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A top Japanese official expressed concern Friday that the U.S. is still flying a specific type of military aircraft in the country, despite requests to ground it after one carrying eight people crashed into the sea off Japan’s coast on Wednesday, Nov. 29.
Japanese Coast Guard officials say the aircraft, a CV-22 Osprey from the U.S. Air Force Yokota Air Base, crashed near the island of Kyushu. The country’s defense minister, Minoru Kihara, said in a press conference that one crew member had died, according to Kyodo News. The fates of seven other people reportedly on board were unknown Friday, as search and rescue efforts continued.
Denny Tamaki, the governor of Okinawa Prefecture in Japan, said he asked the U.S. military to pause all Osprey flights in Japan after the crash, leading to concern from another official Friday that this hadn’t happened.
“We are concerned about the continuing Osprey flights despite our repeated requests and the absence of a sufficient explanation about their safety,” chief cabinet secretary Hirokazu Matsuno said, as reported by the Associated Press.
The Pentagon has continued flying Ospreys in Japan and deputy press secretary Sabrina Singh said Thursday she wasn’t aware of that specific request. In response, Matsuno said Friday that Tokyo had "officially" made the request, Reuters reported.
Officials were first notified of the accident by a fishing boat nearby through the Japanese emergency line. The crewman was found unconscious nearly 2 miles from Anbo Port, which is near Yakushima, Japan.
The number of people onboard the aircraft has stirred some discussion. The coast guard spokesperson, Kazuo Ogawa, was initially quoted as saying the aircraft contained eight people, but later said the number had been revised to six. However, a U.S. defense official has since clarified that eight people were, in fact, onboard.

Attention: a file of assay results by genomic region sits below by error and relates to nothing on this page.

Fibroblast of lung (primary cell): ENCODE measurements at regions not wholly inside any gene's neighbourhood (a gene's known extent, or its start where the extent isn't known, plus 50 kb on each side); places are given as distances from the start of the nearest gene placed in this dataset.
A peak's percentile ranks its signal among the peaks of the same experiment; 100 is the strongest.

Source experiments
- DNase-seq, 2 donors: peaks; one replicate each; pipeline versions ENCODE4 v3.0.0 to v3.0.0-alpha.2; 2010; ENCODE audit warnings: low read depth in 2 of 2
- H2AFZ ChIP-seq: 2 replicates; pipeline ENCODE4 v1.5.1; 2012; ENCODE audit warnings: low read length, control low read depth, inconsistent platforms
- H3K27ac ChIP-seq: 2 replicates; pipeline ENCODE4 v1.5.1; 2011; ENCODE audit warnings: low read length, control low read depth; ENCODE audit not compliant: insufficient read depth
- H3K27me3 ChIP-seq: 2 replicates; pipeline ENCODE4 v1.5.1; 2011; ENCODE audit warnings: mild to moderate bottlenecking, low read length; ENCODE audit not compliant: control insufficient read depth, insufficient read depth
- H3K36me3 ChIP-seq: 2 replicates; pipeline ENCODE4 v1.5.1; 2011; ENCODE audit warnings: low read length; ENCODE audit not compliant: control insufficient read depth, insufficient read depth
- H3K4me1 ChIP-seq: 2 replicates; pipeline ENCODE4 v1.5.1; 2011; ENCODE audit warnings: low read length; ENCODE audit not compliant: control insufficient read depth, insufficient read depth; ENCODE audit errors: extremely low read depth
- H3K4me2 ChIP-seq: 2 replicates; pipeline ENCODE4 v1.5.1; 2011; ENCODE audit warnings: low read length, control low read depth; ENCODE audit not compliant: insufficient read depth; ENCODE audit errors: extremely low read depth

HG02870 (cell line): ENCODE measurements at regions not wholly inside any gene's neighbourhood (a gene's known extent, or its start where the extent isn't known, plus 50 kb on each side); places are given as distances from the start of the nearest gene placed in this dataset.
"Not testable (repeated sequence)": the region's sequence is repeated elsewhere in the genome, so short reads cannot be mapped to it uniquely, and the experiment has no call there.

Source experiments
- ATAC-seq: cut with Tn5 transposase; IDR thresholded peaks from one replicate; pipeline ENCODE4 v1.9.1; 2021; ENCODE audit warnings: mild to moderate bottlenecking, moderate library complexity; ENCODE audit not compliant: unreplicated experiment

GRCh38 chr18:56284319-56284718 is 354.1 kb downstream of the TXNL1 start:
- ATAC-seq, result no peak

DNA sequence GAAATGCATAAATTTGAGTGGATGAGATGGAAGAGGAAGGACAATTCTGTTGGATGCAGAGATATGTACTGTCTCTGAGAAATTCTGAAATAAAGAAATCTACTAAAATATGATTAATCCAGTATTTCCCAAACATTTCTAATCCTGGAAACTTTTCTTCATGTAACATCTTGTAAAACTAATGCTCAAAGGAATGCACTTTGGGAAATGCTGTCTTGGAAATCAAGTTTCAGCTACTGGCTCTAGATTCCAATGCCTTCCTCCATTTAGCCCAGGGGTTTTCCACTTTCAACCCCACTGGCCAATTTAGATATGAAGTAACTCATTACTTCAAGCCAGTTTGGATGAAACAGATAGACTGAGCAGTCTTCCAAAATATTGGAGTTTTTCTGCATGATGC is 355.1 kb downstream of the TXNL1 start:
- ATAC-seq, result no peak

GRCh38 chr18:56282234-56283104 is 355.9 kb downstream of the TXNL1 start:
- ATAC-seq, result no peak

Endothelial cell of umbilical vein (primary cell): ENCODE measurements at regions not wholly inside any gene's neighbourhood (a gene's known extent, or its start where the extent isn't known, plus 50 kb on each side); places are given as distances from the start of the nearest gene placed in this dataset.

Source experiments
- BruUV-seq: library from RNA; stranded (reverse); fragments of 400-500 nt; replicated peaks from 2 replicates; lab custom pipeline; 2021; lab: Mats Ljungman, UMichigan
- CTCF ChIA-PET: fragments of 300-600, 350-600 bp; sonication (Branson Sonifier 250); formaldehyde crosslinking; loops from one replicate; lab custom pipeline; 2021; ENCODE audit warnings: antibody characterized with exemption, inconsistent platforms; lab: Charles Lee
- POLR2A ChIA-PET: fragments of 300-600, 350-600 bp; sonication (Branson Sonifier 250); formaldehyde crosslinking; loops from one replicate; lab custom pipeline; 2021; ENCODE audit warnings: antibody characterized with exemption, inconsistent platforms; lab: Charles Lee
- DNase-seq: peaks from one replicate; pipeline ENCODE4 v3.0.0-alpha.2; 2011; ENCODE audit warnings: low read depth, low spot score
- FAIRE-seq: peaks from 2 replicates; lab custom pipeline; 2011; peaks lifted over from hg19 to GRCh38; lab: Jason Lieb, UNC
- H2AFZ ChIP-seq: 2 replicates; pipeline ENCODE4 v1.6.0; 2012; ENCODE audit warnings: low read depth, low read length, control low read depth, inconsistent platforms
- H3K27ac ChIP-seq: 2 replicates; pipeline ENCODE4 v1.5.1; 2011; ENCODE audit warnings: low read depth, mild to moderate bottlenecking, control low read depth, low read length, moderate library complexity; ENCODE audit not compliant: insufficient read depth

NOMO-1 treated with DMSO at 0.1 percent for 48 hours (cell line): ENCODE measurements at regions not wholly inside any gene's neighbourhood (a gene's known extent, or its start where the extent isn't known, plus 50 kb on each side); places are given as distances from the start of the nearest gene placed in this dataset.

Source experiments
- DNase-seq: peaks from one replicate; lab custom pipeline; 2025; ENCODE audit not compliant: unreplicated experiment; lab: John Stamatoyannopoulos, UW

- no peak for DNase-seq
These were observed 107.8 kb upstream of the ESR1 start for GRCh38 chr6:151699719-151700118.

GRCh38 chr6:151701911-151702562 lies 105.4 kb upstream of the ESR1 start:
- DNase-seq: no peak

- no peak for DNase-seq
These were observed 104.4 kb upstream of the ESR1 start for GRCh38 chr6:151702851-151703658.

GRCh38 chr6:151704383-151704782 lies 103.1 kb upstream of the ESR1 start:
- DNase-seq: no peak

The Japanese Coast Guard has not yet shared information regarding the cause of the crash and wellbeing of the other seven people. In the meantime, Japan’s Self-Defense Forces will ground the Ospreys they operate until the circumstances around the crash are clarified, according to a defense ministry official.
Here’s what to know about the accident.
On Wednesday, officials received a call at around 2:47 p.m. local time notifying them of an accident, per NBC News. A team was immediately sent to the scene. Less than two hours later, a rescue team found gray-colored debris and an overturned life raft with no people on board.
Chief Cabinet Secretary Hirokazu Matsuno said that the Osprey aircraft had disappeared from radar around noon, just before the coast guard was informed of the accident. The aircraft was looking to conduct an emergency landing at Yakushima airport before they lost connection to the base, according to Japanese media outlet NHK.
An eyewitness told NHK they saw a fire break out on the left wing after the aircraft turned over, before the Osprey fell into the sea.
What are Ospreys?
An Osprey is a military aircraft that is mostly used to transport “troops, equipment, and supplies from assault ships and land bases,” according to the U.S. Marine Corps.
The aircraft is dual-piloted and has a vertical take off and landing, which means that the propellers on the aircraft allow it to fly like a helicopter, as well as an airplane. Its versatility makes it more appealing to the military because the CV-22 can be used in missions that would typically require two types of aircraft, the U.S. Air Force says. The V-22 Osprey, one of many variants of this aircraft, is due to replace older helicopters and other fleets in the Corps.
But the aircraft has a complex history. In 2001, the Corps fired a commander of its V-22 Osprey squadron after he ordered members of his unit to lie on aircraft maintenance records. The aircraft was known to need intensive maintenance and had caused the death of at least 19 Marines, per a 2001 Washington Post report.
There have also been a few accidents involving the aircraft in recent years. A previous incident killed three servicemen in Australia during a training exercise being performed in August 2023. Five U.S. marines also died in San Diego in August 2022 after an “aviation mishap” while flying an Osprey during a training mission In August 2022, an Air Force commander said they would ground all 52 of its CV-22 Ospreys due to safety incidents involving the aircraft's clutch. And in February, the Marine Corps announced that it would restrict flight on a subset of V-22s until they could
In December 2016, an Osprey aircraft crashed near the Okinawa coast. That crash triggered protests in Okinawa due to safety concerns and strong anti-U.S. military sentiment, the AP reported.
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